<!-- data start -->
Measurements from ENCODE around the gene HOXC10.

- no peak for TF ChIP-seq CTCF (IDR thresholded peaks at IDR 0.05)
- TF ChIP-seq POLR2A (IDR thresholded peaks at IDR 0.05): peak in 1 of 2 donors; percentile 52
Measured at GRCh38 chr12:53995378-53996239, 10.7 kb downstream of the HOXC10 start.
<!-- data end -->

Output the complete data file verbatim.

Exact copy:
Measurements from ENCODE around the gene HOXC10.

- no peak for TF ChIP-seq CTCF (IDR thresholded peaks at IDR 0.05)
- TF ChIP-seq POLR2A (IDR thresholded peaks at IDR 0.05): peak in 1 of 2 donors; percentile 52
Measured at GRCh38 chr12:53995378-53996239, 10.7 kb downstream of the HOXC10 start.